Wednesday, March 7, 2012

Dark Night of the Soul

I first heard the term, Dark Night of the Soul from spiritual speaker and writer Carolyn Myss. She describes a prolonged period of sadness and feeling of separation as one prays to move away from the false voices--those people, situations, and events that distract a person from his or her higher purpose--into a closer relationship with God and a deeper spiritual orientation. This can be mistaken for depression. One feels alienated and abandoned. But the Dark Night is a necessary step on the path to wholeness and an authentic way of living. Mother Theresa is said to have experienced such a Dark Night for many years. She was known for praying the Memorare nine times in a row on a regular basis:

Remember, O most gracious Virgin Mary, that never was it known that any one who fled to thy protection, implored thy help, or sought thy intercession, was left unaided. Inspired with this confidence, I fly to thee, O Virgin of virgins, my Mother; to thee I come, before thee I stand sinful and sorrowful. O Mother of the Word Incarnate! despise not my petitions, but in thy mercy, hear and answer me. Amen. 

 Our Lady of La Salette

I have experienced at least one Dark Night of the Soul in the past, and it occurred to me today that I may be in that space once again, as a part of turning my eyes back to God and traveling on this journey to the Catholic faith. External events have certainly contributed to my sorrow, which was so intense yesterday that I started crying, really hard, in the shower. My family did not hear me, which is good, because I did not want to alarm my child.

For a number of years I have felt that somehow I have become the black sheep of my family of origin. As a kid I never got into any trouble like some siblings did, was an excellent student, went to college, got married and had a child. Until recently I was the only one to start a family. Along the way I also pursued additional education twice, paying for both schools and becoming a successful esthetician at a prestigious day spa. I paid off all my debts and have had excellent credit for many years. By most standards, I am a productive member of society! So what happened?

Instead of bringing my family closer together, becoming a mother has caused rifts, hurt feelings, and a profound sense of alienation. I thought that healing was taking place, and past disagreements and misunderstandings had been put behind us, but evidently I was wrong, and my wounds have been torn back open. Add to that the sudden death of my next door neighbor last month, and this week the death of my best friend's grandpa. Beezy's favorite little cousin and playmate suddenly moved far away. A school shooting in my state, natural disasters with tornadoes destroying entire towns and taking people's lives, and the continuing unrest in the Middle East are among the contributors to a chain of suffering.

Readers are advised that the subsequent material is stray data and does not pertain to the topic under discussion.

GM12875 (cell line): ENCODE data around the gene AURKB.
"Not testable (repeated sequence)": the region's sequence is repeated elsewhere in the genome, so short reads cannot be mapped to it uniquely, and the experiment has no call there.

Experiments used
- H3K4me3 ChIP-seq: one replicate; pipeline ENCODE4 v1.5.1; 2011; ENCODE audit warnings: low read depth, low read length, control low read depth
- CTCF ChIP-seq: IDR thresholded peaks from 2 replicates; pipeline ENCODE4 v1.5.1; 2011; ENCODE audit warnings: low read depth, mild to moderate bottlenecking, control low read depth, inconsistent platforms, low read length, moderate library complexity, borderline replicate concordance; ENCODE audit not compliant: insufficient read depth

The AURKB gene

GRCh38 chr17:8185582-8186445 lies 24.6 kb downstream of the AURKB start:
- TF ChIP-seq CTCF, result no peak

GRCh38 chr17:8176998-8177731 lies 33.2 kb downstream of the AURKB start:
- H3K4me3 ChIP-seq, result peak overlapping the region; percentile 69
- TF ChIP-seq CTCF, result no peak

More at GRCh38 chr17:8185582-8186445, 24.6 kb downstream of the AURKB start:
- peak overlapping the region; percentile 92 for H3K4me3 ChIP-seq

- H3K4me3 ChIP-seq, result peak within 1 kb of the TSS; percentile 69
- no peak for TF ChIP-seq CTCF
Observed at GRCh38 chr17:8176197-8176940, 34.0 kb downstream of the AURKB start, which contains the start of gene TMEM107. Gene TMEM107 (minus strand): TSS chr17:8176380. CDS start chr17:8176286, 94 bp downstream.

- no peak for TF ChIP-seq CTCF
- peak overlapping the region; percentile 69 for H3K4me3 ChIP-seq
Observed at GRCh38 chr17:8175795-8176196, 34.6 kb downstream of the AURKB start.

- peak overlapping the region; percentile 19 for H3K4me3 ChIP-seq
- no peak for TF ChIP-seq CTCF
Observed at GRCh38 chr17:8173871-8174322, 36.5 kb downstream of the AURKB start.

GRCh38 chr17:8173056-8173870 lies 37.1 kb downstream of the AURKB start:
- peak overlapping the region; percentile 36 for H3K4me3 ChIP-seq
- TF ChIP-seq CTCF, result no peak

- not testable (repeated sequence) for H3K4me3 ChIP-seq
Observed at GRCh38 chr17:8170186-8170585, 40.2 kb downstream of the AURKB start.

Agony in the Garden of Gethsemane

What a lenten season it has been so far! I had a 10 day long menstrual period, and then a family member uninvited my child to a special event, while other children are still welcome. How to handle the rejection? I have been in the habit of praying my Rosary every night, and so I pray for all of these trials and tribulations, for myself and for others that are also going through difficult times. I relate my pain to events in the lives of Jesus and Mary, and also my hope. I read my daily lenten meditation book, the Bible, and Catholic literature. I offer up my sorrow for the blessing of another. Since becoming Catholic, I am learning that suffering purifies us. It is a part of the life of faith and cannot be avoided, should not be run away from. It is a chance to grow closer to God and rely on Him in these tests. Jesus was tempted for 40 days in the wilderness. We walk with Him and imitate Him, also fasting and praying. We give alms to the poor to remind us of our abundance. We do penance for our sins, and we turn away from sin and toward the gospel. And at the end of the season, spring arrives and we rise again.

 Assumption of Mary

If you are experiencing a Dark Night of the Soul, allow yourself to feel your feelings. Have that good, awful cry and let it all pour out. Be open to God's grace and healing. When others turn against you, remember how Jesus was turned against to the point of death, and carry your cross with dignity. This too shall pass. And all will be well, and all will be well, and all manner of things shall be well.

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